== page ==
NMBC Legislative Initiatives: The NMBC presented the following initiatives to all legislators earlier this month. We will be sure to keep all accountable as these issues are presented in committee and on the Senate and House floor:
1) Right to Work: All workers should be given free choice regarding union membership and dues. New Mexico’s workers and businesses would benefit greatly from Right to Work legislation passed in 2015.
2) Permanent Fund: The land grant permanent fund was established to provide for the financial needs of the state after its natural resources are depleted. It should never be used as an additional source of funding to expand or prop up government programs. Lawmakers should take note of the Severance Tax Fund as a graphic example of poor stewardship. In the 1990’s, the allocation of severance tax revenue was set at 50% invested in the permanent fund and 50% for bonding capital projects. Lawmakers changed the allocations so that 95 percent of severance taxes now fund capital projects and only 5 percent is invested. Because of those changes, the amount going into the Severance Tax Fund dropped from $136 million in 2000 to just $85 in 2013.
3) New company incentives, such as LEDA and JTIP funding: The NMBC supports the use of limited incentives to entice new companies to our state so long as it does not harm or create unfair competition against existing New Mexico businesses. Any consideration for additional LEDA, JTIP or other state funds for new company incentives should include strengthened rules regarding their use as well as strict claw back parameters.
4) Environmental law: It is critical to have responsible laws that do not excessively limit any industry from producing valuable resources and jobs while assuring the protection of our lands, water and air. Productive use of our lands while protecting the environment is achievable, but following an aggressive environmental agenda at any cost is neither wise nor productive. Mice, fowl and lizards should not have more rights than our people.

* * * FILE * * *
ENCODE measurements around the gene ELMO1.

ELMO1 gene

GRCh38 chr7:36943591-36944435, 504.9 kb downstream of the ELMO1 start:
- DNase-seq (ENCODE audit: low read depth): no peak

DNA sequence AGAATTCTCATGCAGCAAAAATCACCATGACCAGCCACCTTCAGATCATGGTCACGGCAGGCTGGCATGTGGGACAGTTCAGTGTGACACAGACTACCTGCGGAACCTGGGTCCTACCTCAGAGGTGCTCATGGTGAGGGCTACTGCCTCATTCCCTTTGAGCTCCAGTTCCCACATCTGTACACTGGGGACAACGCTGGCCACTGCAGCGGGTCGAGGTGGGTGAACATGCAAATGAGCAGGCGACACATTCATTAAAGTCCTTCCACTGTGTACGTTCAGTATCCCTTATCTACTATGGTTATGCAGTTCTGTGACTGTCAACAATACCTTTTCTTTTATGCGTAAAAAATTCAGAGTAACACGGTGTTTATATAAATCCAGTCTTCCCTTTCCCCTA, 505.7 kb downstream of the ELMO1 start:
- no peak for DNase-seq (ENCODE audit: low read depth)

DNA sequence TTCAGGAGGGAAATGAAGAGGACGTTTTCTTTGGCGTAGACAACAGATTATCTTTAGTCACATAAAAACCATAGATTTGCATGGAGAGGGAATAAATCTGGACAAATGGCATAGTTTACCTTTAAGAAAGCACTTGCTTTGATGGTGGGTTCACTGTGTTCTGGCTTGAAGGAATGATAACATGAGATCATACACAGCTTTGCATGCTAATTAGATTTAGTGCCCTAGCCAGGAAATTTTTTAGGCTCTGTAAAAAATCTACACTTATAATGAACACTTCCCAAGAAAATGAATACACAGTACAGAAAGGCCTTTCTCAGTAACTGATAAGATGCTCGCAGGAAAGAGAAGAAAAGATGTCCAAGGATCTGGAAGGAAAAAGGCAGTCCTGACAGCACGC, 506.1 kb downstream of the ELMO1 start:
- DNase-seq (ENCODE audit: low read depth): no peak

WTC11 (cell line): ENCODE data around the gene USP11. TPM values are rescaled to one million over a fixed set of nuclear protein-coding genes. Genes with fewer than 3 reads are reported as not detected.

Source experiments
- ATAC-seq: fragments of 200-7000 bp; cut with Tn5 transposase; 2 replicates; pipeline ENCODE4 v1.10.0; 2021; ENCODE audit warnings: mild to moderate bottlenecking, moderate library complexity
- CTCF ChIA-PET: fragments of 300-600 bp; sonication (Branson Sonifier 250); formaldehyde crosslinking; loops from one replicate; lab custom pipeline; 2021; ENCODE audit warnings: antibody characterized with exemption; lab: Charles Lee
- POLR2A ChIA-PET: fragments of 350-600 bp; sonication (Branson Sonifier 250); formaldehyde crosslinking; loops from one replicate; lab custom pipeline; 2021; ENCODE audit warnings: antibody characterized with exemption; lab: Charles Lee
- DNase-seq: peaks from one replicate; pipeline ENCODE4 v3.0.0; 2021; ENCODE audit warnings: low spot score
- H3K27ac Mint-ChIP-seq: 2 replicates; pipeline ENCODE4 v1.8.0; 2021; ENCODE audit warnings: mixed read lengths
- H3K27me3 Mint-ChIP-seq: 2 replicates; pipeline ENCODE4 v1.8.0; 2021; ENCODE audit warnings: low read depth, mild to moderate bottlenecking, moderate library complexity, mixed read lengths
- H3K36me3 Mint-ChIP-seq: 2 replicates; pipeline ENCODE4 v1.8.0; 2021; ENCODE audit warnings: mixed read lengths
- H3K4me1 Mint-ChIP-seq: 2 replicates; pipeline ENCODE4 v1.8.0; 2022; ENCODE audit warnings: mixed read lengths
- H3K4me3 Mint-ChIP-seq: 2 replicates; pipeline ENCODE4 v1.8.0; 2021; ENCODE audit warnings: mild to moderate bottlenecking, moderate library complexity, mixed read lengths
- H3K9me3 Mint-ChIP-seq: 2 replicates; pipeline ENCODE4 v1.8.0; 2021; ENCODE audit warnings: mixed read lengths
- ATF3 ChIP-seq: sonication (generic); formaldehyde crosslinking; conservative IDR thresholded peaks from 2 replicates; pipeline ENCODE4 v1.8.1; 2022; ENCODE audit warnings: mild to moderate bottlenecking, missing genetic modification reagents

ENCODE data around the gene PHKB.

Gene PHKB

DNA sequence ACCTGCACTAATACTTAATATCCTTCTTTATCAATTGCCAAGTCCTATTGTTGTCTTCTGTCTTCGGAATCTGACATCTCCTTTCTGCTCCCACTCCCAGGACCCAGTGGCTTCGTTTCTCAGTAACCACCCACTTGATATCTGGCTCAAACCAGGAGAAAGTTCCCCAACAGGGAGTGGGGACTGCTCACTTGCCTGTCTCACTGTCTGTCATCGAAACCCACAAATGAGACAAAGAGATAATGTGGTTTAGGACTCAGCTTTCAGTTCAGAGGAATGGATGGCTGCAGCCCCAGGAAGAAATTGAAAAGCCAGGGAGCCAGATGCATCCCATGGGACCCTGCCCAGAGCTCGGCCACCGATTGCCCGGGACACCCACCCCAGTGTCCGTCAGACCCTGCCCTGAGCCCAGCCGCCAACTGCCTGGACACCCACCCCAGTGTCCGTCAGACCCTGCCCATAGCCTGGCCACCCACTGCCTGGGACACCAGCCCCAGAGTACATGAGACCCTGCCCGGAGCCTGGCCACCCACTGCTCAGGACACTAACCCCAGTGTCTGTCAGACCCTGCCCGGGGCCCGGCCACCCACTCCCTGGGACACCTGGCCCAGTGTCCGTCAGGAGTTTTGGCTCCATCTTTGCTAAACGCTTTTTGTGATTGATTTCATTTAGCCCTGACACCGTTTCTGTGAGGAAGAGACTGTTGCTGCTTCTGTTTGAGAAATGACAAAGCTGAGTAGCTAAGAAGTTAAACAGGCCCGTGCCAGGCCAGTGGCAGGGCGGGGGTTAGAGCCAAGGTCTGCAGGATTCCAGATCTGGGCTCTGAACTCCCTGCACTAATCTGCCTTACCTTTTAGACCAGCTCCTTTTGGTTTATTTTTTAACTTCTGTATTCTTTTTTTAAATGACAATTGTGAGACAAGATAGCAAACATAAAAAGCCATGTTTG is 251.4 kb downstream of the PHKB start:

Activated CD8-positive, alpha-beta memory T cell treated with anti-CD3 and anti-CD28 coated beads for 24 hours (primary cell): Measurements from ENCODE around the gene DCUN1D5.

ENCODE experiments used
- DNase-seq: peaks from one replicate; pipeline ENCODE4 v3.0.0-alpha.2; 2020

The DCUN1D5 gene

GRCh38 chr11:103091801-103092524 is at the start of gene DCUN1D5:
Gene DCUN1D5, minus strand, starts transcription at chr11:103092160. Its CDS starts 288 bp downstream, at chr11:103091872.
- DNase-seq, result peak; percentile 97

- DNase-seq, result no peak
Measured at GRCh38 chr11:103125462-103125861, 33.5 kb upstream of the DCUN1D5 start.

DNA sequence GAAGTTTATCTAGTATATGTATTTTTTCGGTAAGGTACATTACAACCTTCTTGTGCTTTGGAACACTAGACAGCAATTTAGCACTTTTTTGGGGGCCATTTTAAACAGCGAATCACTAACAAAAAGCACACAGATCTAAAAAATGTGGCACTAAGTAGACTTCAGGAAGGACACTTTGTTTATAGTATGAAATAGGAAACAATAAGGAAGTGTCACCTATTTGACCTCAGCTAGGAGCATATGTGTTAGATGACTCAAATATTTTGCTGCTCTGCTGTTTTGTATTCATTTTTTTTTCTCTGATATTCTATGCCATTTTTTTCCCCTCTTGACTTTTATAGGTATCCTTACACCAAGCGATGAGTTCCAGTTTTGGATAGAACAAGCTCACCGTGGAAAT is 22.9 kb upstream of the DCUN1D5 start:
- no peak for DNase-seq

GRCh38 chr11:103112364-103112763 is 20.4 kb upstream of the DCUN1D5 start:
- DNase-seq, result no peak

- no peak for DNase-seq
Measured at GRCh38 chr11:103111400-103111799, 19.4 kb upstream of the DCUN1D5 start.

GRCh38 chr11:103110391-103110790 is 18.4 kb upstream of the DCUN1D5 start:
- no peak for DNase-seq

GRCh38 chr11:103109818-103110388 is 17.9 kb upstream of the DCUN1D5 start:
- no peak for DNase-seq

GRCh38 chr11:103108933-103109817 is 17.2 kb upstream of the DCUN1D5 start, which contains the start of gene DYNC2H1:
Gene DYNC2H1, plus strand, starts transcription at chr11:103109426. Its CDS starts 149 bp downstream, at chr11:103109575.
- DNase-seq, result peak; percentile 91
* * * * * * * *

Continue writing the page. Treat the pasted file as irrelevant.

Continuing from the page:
5) Low income utility or other rates: Legislation which would create new or further existing socialized or low income rates should be opposed. The NM Supreme Court determined in 1984 that “Establishing a … rate program which differentiates between economically needy individuals who receive the same service is unjustly discriminatory” and that is still true today.
6) Wages: The NMBC opposes legislation that arbitrarily raises the minimum wage as it was never meant to support a family. Non-market driven increases create additional hardship on businesses and employees resulting in forced inflation and job losses that put families in a worse position. There are more productive ways to help low income families improve their economic outlook such as providing effective skills training that could help them achieve better jobs and/or pay increases.
7) New Mexico Tax Code: New Mexico has one of the worst aggregate tax situations among all states. The tax code currently contains disincentives for businesses locating, expanding or staying in the state. It should be completely rewritten based on the impact of business growth and expansion of private sector jobs without harming individuals and retirees.
8) State Rights: The NMBC encourages New Mexico’s elected officials to take steps to protect our lands, business opportunities and cultural traditions from increasing federal regulation, laws and executive orders. The federal government owns nearly 42% of all land in New Mexico and recent executive orders have taken control of over a half million more acres. In addition, regulations and restrictions by federal environmental and land management agencies have become increasingly burdensome for New Mexico agricultural, energy and other businesses.
Call to Action: If you have not contacted the Public Regulation Commissioners about the current case on the San Juan Generating Station, please do so now! More information on the case can be found HERE.
The NMBC has membership opportunities for everyone! CLICK HERE to get more information.